Are you a graduate carrying around a significant amount of student loan debt? Maybe you’re just beginning your college journey and are struggling to find additional financing.
You could use some relief.
Debt impacts your life in so many ways. Everything is more stressful with a financial burden hanging over your head. The Federal Reserve reports the average person in 2017 had between $20,000 and $25,000 in student loan debt. Of those, the typical monthly payment falls between $200 and $300. That’s a big chunk of change!
If you’re stuck paying that with high interest and low flexibility, it could stop you from living a life you love. After all, how can you buy your dream house, save for retirement, or travel the world with so much debt?
Luckily, you have options. For help getting a new student loan or refinancing an old one, CommonBond might be the answer.
Instead of stressing over student loans and refinancing, CommonBond might lower your money payment and save you money on interest. Wouldn’t that be great?
In this CommonBond review, we’ll look at student loan and refinancing options that CommonBond offers. Let’s see if they’re a good fit to help you with your student loans!
CommonBond at a Glance
- Founded in 2012 to combat high student loan interest rates
- 1-for-1 Social Promise supports education of children in need
- Named one of TIME’s 50 Genius Companies in 2018
- Private loans for undergrad, graduate, MBA, dental, medical, and refinancing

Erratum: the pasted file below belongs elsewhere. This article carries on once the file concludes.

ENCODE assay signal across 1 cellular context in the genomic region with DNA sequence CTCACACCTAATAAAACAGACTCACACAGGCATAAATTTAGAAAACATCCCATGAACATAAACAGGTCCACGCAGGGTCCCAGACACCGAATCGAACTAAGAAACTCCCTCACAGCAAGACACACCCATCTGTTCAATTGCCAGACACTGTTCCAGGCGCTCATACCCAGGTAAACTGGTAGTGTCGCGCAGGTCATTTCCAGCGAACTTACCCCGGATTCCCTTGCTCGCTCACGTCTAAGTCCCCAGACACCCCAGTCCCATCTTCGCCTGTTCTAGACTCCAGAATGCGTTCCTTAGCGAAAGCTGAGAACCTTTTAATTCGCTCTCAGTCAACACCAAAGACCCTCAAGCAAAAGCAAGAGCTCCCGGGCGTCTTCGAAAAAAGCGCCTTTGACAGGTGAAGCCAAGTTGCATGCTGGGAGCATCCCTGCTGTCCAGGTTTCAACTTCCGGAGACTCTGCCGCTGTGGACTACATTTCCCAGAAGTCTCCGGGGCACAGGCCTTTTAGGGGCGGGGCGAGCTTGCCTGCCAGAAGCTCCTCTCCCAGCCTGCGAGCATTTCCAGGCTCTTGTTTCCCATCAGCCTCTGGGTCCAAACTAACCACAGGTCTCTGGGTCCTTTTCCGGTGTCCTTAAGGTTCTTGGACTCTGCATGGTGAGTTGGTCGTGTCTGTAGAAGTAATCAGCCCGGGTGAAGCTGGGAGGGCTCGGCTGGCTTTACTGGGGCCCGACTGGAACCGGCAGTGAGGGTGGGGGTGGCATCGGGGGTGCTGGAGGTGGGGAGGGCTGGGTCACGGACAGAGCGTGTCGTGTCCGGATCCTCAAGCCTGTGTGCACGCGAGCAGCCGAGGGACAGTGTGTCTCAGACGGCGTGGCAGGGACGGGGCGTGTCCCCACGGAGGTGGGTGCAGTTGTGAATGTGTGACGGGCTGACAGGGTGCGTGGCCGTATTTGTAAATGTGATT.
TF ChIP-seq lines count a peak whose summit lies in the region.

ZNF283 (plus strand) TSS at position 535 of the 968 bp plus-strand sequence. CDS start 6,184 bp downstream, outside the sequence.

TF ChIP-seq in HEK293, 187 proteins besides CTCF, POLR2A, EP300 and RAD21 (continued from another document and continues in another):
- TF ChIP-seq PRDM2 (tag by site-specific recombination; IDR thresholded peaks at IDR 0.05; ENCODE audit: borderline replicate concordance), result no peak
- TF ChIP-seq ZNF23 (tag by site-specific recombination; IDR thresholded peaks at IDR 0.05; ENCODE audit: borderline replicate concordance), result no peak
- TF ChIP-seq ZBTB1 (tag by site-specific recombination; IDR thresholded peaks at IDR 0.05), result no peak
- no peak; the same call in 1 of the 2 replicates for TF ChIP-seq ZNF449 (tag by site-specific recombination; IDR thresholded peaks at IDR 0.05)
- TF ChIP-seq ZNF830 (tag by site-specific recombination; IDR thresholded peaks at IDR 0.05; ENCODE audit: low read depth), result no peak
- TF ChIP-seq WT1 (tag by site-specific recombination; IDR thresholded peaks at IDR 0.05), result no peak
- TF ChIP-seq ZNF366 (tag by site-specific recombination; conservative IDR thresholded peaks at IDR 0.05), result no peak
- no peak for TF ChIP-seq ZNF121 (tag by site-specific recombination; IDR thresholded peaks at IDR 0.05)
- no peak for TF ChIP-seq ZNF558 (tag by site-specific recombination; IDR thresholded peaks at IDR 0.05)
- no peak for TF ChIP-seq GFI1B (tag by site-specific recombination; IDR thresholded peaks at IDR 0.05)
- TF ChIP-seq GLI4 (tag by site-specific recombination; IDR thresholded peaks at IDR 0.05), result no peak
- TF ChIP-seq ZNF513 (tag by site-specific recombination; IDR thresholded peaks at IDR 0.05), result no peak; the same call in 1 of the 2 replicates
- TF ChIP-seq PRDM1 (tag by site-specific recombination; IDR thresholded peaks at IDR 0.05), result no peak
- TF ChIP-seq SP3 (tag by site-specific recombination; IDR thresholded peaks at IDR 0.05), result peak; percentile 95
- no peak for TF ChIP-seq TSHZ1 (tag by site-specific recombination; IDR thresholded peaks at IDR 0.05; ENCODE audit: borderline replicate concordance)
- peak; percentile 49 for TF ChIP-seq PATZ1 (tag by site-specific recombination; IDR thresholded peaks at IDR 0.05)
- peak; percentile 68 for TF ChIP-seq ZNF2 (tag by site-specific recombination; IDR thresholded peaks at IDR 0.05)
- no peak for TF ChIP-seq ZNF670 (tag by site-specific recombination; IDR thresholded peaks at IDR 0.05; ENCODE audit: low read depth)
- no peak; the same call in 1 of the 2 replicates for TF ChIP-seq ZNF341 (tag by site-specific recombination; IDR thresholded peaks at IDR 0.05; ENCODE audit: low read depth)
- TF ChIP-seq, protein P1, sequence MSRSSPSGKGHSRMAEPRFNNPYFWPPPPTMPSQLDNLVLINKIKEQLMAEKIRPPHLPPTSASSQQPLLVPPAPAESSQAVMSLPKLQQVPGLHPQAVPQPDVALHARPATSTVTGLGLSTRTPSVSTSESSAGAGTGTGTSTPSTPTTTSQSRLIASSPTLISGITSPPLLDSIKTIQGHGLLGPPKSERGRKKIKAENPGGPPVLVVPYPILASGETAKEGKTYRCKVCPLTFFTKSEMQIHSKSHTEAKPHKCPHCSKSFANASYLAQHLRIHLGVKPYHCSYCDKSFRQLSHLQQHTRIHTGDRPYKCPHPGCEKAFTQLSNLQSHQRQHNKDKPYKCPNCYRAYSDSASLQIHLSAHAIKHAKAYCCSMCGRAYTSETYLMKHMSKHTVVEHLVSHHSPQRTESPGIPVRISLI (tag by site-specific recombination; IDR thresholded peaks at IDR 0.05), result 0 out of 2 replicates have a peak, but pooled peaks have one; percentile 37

- Checking rates won’t impact your credit score
- Allows up to 24 months of forbearance
- No prepayment penalties
What is CommonBond?
CommonBond is an online lender that focuses on getting you the best interest rate and service for student loans. They provide both refinancing and private student loans.
If you’re looking to cut down on student loan payments and interest, one of your best options is to refinance your existing student loan. This pays off your old student debt and replaces it with a new loan.
But that’s just one piece of the puzzle. CommonBond also simplifies the process of taking out private student loans to fund your education. If you’re looking at undergraduate, graduate, or a professional track in medical or dental school, CommonBond has a no-nonsense approach to help you.
They also have a strong social component. Pencils of Promise is a partner program that builds classrooms and brings teachers and tech to the developing world. So far, CommonBond has sent over $1 million to young students in need.
Loans Available through CommonBond
Getting a loan with CommonBond is easy, beginning with their simple forms. Here are the loans available with them and a breakdown of what each offers.
Undergraduate Student Loans
If you’re looking to pursue an undergraduate degree, a private student loan from CommonBond can help you get there. It’s simple to apply and there’s no fee. Interest rates start at 3.34% APR for a variable rate loan and 4.49% APR for a fixed-rate loan.